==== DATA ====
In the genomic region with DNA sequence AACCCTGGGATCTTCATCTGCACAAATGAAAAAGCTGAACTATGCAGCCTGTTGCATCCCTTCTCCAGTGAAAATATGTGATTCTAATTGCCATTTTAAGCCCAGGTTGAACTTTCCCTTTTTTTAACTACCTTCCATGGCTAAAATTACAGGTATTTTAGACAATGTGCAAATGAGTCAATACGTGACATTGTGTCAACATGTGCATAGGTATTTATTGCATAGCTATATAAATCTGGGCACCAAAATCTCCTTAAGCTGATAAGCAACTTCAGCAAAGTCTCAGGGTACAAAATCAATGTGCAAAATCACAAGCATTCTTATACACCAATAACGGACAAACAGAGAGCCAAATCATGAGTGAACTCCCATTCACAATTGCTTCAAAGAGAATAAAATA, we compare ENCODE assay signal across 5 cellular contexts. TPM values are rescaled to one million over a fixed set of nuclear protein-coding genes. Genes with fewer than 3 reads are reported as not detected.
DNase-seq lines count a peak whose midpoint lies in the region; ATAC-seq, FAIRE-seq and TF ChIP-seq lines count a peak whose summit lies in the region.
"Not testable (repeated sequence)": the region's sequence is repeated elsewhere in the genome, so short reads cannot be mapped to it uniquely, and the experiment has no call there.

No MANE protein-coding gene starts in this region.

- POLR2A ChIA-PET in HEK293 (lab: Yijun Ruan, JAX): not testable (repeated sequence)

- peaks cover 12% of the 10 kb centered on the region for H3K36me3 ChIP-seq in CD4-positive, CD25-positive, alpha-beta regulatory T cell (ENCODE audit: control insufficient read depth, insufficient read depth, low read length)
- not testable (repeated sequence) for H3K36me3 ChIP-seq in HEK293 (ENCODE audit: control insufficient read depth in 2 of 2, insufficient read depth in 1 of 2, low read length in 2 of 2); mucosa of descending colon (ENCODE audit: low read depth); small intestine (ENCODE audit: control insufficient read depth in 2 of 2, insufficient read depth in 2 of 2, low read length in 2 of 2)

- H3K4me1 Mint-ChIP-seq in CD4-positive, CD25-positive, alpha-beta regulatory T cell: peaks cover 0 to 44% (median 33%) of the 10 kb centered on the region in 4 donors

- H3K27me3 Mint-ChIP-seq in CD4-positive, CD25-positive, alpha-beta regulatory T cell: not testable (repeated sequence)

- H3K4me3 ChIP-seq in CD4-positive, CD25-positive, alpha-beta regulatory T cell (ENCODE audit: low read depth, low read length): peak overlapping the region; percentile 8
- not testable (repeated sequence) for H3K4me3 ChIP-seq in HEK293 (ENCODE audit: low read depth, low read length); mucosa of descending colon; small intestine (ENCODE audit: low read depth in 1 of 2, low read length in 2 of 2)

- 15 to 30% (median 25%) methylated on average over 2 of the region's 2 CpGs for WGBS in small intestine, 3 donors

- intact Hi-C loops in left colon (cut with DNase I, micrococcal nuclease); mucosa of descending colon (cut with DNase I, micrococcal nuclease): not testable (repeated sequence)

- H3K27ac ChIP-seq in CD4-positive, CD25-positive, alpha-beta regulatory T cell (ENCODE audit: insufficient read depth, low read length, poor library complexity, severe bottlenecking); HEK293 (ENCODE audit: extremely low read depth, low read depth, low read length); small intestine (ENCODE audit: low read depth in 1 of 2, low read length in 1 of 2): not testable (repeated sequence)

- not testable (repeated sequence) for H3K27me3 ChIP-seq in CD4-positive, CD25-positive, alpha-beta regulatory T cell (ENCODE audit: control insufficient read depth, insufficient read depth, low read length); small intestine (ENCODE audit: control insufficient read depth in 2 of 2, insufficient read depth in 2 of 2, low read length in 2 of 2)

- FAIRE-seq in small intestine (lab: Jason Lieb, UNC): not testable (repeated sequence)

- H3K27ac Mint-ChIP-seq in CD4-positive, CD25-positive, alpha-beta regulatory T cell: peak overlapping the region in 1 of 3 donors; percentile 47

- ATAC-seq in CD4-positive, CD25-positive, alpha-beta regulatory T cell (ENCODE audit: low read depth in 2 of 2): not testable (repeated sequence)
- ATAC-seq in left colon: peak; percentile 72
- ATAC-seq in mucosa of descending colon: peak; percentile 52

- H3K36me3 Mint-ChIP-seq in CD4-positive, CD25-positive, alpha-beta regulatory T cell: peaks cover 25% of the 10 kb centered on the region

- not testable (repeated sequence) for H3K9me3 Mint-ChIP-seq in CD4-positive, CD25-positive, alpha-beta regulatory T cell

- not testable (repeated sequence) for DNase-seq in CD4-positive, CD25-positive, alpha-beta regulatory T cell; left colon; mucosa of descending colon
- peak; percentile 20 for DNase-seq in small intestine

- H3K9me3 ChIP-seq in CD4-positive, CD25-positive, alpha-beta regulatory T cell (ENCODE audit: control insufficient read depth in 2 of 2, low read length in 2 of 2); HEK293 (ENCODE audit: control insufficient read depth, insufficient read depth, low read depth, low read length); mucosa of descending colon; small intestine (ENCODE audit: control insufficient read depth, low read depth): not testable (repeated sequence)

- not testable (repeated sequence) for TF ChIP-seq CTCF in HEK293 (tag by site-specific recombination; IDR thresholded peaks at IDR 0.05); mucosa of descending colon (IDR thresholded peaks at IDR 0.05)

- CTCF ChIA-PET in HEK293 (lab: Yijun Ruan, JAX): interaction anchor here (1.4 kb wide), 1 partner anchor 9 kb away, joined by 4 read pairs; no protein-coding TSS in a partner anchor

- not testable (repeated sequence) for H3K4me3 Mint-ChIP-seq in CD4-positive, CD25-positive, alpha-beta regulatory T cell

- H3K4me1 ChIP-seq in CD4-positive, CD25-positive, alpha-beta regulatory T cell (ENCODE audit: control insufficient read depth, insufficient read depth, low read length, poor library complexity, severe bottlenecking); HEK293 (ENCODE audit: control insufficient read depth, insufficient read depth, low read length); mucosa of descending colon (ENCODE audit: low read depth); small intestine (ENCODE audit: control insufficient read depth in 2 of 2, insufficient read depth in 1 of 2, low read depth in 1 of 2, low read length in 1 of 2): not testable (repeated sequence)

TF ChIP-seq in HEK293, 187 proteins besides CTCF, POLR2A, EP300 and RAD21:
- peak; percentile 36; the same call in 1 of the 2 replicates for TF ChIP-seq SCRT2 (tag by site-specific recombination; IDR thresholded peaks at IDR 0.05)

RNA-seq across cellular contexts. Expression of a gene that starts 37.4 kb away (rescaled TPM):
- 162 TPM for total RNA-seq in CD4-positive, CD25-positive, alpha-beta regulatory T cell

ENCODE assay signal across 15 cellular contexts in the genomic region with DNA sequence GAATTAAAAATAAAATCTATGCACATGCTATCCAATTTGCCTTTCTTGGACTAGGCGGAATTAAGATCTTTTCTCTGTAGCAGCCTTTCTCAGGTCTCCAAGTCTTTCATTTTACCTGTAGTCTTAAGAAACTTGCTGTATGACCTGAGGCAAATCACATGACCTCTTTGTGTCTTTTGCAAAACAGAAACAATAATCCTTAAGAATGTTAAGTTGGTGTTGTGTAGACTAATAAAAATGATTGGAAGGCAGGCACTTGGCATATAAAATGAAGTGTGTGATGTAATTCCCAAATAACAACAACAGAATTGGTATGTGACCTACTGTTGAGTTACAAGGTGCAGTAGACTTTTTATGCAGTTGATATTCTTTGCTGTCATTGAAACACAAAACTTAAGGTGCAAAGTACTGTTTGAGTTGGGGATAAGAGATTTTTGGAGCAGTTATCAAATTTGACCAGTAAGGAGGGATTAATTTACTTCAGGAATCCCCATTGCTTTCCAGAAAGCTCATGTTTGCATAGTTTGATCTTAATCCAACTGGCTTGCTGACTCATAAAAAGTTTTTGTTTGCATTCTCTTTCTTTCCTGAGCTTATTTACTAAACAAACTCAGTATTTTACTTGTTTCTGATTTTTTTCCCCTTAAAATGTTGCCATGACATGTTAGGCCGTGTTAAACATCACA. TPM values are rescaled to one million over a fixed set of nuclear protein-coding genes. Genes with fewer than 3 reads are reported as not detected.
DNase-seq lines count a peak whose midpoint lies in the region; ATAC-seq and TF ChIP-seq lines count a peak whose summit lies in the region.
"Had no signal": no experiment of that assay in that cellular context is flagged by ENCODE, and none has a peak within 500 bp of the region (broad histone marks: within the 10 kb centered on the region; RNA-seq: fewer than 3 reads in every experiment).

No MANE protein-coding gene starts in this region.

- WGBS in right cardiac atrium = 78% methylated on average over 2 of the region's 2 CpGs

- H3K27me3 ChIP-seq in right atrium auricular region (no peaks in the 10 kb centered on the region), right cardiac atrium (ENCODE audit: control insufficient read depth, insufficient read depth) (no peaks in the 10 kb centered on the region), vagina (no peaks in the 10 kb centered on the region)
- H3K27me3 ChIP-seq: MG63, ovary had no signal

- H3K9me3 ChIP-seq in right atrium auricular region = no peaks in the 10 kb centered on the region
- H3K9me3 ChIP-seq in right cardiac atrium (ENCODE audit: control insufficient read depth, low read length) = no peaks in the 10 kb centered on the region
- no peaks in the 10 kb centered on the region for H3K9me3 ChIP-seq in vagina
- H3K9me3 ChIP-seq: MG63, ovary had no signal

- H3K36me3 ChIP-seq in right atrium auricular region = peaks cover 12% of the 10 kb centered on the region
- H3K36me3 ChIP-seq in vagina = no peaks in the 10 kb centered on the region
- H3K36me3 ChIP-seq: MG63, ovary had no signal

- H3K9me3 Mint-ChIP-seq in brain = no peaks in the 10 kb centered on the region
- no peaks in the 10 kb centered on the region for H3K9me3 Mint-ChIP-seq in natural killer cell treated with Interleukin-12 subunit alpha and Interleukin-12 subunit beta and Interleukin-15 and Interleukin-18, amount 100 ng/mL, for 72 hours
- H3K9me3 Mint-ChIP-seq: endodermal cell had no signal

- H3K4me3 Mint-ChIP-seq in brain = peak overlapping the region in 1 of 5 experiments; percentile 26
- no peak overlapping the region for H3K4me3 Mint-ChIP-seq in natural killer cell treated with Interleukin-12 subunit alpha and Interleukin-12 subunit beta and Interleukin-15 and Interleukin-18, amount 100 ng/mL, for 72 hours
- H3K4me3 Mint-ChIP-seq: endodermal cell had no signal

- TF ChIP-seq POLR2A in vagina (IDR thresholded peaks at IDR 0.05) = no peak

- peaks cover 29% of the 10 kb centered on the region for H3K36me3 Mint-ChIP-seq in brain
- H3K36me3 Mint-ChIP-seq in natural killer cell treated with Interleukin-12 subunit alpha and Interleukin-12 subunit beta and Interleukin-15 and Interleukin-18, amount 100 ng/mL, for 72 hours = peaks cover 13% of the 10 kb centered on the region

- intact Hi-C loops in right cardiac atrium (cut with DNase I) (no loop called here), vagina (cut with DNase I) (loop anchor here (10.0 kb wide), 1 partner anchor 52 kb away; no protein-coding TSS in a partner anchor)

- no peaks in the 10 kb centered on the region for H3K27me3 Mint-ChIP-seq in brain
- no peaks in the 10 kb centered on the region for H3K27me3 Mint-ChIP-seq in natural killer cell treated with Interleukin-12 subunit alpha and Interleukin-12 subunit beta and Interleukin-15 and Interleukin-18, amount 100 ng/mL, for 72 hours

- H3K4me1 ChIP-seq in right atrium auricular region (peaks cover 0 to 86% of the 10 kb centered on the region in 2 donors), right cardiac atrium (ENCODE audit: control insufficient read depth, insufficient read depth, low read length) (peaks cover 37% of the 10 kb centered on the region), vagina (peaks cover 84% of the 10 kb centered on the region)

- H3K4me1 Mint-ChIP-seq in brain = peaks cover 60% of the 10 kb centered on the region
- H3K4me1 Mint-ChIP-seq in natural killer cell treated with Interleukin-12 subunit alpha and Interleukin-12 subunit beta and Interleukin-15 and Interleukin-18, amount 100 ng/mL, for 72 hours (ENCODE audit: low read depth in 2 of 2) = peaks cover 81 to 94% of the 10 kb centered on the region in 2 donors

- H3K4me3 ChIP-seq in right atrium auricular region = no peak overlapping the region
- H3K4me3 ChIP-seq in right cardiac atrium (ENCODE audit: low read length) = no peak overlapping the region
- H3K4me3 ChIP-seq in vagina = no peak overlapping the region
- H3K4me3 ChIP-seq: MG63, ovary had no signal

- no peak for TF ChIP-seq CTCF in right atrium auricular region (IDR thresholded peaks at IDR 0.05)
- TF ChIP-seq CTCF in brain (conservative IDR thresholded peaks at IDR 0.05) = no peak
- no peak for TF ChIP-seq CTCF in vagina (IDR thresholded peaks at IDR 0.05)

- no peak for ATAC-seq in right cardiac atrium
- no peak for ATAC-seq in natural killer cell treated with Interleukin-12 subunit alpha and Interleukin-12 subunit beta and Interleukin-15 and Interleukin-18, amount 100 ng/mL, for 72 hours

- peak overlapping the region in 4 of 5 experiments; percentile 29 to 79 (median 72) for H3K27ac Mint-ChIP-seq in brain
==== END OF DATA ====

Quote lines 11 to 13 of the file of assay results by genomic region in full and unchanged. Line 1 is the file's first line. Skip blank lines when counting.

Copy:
- not testable (repeated sequence) for H3K4me3 ChIP-seq in HEK293 (ENCODE audit: low read depth, low read length); mucosa of descending colon; small intestine (ENCODE audit: low read depth in 1 of 2, low read length in 2 of 2)

- 15 to 30% (median 25%) methylated on average over 2 of the region's 2 CpGs for WGBS in small intestine, 3 donors

- intact Hi-C loops in left colon (cut with DNase I, micrococcal nuclease); mucosa of descending colon (cut with DNase I, micrococcal nuclease): not testable (repeated sequence)